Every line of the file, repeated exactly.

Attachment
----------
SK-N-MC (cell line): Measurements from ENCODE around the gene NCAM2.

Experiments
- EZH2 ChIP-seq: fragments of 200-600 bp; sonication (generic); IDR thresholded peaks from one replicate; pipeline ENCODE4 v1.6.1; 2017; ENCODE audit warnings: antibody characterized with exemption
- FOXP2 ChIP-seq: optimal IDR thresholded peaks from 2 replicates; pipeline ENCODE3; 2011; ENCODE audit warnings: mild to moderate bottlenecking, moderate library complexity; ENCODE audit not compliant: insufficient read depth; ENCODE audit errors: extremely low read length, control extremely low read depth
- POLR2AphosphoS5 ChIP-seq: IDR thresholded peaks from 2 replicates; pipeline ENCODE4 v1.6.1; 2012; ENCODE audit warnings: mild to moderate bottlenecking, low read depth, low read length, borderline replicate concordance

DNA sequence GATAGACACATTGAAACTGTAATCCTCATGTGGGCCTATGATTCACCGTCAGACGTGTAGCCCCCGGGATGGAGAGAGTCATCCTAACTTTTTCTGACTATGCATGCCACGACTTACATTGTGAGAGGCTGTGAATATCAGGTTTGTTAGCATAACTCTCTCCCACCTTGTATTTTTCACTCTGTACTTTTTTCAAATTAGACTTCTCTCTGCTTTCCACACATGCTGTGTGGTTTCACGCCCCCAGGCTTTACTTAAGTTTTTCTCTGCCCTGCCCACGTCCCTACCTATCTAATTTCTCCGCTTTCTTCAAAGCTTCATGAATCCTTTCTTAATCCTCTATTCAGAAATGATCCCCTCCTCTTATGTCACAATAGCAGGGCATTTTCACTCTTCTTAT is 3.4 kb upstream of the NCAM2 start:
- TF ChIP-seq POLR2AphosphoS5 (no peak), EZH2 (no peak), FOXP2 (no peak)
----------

SK-N-MC (cell line): Measurements from ENCODE around the gene NCAM2.

Experiments
- EZH2 ChIP-seq: fragments of 200-600 bp; sonication (generic); IDR thresholded peaks from one replicate; pipeline ENCODE4 v1.6.1; 2017; ENCODE audit warnings: antibody characterized with exemption
- FOXP2 ChIP-seq: optimal IDR thresholded peaks from 2 replicates; pipeline ENCODE3; 2011; ENCODE audit warnings: mild to moderate bottlenecking, moderate library complexity; ENCODE audit not compliant: insufficient read depth; ENCODE audit errors: extremely low read length, control extremely low read depth
- POLR2AphosphoS5 ChIP-seq: IDR thresholded peaks from 2 replicates; pipeline ENCODE4 v1.6.1; 2012; ENCODE audit warnings: mild to moderate bottlenecking, low read depth, low read length, borderline replicate concordance

DNA sequence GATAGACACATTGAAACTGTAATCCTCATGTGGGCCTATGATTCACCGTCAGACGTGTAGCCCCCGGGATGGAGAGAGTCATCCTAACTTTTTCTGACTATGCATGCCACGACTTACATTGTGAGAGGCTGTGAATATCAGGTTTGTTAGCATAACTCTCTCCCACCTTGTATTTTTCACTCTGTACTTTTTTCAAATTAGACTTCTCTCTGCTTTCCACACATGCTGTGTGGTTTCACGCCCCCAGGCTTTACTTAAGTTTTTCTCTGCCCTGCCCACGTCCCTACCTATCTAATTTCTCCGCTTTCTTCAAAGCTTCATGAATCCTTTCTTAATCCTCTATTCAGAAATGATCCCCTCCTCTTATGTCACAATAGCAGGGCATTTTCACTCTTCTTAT is 3.4 kb upstream of the NCAM2 start:
- TF ChIP-seq POLR2AphosphoS5 (no peak), EZH2 (no peak), FOXP2 (no peak)